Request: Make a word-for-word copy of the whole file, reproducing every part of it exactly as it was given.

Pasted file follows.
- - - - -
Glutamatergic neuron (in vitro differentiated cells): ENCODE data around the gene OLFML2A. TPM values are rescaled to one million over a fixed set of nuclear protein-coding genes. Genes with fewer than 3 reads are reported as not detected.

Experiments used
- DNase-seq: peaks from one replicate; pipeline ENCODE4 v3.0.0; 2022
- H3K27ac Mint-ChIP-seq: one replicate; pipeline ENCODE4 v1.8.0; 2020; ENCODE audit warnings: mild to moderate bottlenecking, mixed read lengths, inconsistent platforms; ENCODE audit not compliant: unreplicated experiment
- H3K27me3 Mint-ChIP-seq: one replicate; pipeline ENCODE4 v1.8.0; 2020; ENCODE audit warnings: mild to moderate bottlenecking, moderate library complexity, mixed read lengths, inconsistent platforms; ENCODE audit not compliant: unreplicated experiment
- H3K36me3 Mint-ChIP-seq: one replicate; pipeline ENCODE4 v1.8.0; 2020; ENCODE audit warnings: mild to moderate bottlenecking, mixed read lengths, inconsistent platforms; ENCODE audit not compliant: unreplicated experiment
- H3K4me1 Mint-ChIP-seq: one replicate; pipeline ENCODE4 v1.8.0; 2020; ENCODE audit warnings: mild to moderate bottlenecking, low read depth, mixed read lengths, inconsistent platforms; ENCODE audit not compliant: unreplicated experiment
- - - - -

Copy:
Glutamatergic neuron (in vitro differentiated cells): ENCODE data around the gene OLFML2A. TPM values are rescaled to one million over a fixed set of nuclear protein-coding genes. Genes with fewer than 3 reads are reported as not detected.

Experiments used
- DNase-seq: peaks from one replicate; pipeline ENCODE4 v3.0.0; 2022
- H3K27ac Mint-ChIP-seq: one replicate; pipeline ENCODE4 v1.8.0; 2020; ENCODE audit warnings: mild to moderate bottlenecking, mixed read lengths, inconsistent platforms; ENCODE audit not compliant: unreplicated experiment
- H3K27me3 Mint-ChIP-seq: one replicate; pipeline ENCODE4 v1.8.0; 2020; ENCODE audit warnings: mild to moderate bottlenecking, moderate library complexity, mixed read lengths, inconsistent platforms; ENCODE audit not compliant: unreplicated experiment
- H3K36me3 Mint-ChIP-seq: one replicate; pipeline ENCODE4 v1.8.0; 2020; ENCODE audit warnings: mild to moderate bottlenecking, mixed read lengths, inconsistent platforms; ENCODE audit not compliant: unreplicated experiment
- H3K4me1 Mint-ChIP-seq: one replicate; pipeline ENCODE4 v1.8.0; 2020; ENCODE audit warnings: mild to moderate bottlenecking, low read depth, mixed read lengths, inconsistent platforms; ENCODE audit not compliant: unreplicated experiment